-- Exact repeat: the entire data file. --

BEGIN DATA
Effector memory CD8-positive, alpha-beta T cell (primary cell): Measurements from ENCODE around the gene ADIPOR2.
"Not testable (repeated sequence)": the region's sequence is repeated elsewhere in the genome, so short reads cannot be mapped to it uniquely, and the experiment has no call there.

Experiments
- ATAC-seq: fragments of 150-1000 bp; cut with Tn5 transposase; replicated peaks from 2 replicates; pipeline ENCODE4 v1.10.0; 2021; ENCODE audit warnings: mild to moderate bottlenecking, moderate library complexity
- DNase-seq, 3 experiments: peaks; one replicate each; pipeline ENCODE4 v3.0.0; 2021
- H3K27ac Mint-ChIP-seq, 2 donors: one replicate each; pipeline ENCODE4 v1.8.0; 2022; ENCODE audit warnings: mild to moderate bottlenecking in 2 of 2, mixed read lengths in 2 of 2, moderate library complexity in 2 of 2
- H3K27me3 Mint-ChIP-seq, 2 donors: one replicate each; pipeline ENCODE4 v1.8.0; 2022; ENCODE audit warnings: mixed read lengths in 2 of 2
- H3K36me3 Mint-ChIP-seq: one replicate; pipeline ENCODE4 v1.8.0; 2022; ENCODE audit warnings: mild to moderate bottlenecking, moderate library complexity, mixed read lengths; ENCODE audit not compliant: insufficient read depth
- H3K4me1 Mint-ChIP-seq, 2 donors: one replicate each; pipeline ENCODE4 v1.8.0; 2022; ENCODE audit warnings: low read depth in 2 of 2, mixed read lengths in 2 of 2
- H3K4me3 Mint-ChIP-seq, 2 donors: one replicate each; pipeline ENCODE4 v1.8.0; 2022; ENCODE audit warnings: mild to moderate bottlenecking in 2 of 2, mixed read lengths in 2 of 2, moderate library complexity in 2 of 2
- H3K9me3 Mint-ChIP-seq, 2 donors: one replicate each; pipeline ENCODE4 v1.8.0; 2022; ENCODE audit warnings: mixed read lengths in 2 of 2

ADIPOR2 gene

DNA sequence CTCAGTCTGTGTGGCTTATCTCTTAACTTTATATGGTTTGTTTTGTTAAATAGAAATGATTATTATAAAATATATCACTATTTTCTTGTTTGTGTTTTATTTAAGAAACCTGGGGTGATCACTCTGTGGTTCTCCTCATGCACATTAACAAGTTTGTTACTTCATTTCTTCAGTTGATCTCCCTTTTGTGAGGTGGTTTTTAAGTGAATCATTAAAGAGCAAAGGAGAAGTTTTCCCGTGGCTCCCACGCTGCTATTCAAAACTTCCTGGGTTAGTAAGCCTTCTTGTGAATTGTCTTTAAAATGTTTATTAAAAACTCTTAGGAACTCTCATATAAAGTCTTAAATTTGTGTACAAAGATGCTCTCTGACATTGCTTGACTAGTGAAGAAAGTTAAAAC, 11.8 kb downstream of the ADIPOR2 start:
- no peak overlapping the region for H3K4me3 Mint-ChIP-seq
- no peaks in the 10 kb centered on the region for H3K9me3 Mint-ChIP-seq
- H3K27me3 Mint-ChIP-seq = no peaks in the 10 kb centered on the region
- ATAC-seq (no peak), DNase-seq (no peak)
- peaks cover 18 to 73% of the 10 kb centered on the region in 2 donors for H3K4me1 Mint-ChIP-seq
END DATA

Effector memory CD8-positive, alpha-beta T cell (primary cell): Measurements from ENCODE around the gene ADIPOR2.
"Not testable (repeated sequence)": the region's sequence is repeated elsewhere in the genome, so short reads cannot be mapped to it uniquely, and the experiment has no call there.

Experiments
- ATAC-seq: fragments of 150-1000 bp; cut with Tn5 transposase; replicated peaks from 2 replicates; pipeline ENCODE4 v1.10.0; 2021; ENCODE audit warnings: mild to moderate bottlenecking, moderate library complexity
- DNase-seq, 3 experiments: peaks; one replicate each; pipeline ENCODE4 v3.0.0; 2021
- H3K27ac Mint-ChIP-seq, 2 donors: one replicate each; pipeline ENCODE4 v1.8.0; 2022; ENCODE audit warnings: mild to moderate bottlenecking in 2 of 2, mixed read lengths in 2 of 2, moderate library complexity in 2 of 2
- H3K27me3 Mint-ChIP-seq, 2 donors: one replicate each; pipeline ENCODE4 v1.8.0; 2022; ENCODE audit warnings: mixed read lengths in 2 of 2
- H3K36me3 Mint-ChIP-seq: one replicate; pipeline ENCODE4 v1.8.0; 2022; ENCODE audit warnings: mild to moderate bottlenecking, moderate library complexity, mixed read lengths; ENCODE audit not compliant: insufficient read depth
- H3K4me1 Mint-ChIP-seq, 2 donors: one replicate each; pipeline ENCODE4 v1.8.0; 2022; ENCODE audit warnings: low read depth in 2 of 2, mixed read lengths in 2 of 2
- H3K4me3 Mint-ChIP-seq, 2 donors: one replicate each; pipeline ENCODE4 v1.8.0; 2022; ENCODE audit warnings: mild to moderate bottlenecking in 2 of 2, mixed read lengths in 2 of 2, moderate library complexity in 2 of 2
- H3K9me3 Mint-ChIP-seq, 2 donors: one replicate each; pipeline ENCODE4 v1.8.0; 2022; ENCODE audit warnings: mixed read lengths in 2 of 2

ADIPOR2 gene

DNA sequence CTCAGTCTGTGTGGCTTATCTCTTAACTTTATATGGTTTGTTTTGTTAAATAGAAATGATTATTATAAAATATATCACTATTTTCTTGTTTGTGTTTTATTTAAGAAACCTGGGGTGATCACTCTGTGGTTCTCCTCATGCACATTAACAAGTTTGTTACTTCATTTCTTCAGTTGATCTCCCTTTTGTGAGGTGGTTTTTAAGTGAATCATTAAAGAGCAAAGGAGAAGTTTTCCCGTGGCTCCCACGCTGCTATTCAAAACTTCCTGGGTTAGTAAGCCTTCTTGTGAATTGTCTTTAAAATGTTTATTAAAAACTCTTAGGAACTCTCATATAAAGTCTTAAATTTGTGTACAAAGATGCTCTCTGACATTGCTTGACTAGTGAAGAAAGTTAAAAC, 11.8 kb downstream of the ADIPOR2 start:
- no peak overlapping the region for H3K4me3 Mint-ChIP-seq
- no peaks in the 10 kb centered on the region for H3K9me3 Mint-ChIP-seq
- H3K27me3 Mint-ChIP-seq = no peaks in the 10 kb centered on the region
- ATAC-seq (no peak), DNase-seq (no peak)
- peaks cover 18 to 73% of the 10 kb centered on the region in 2 donors for H3K4me1 Mint-ChIP-seq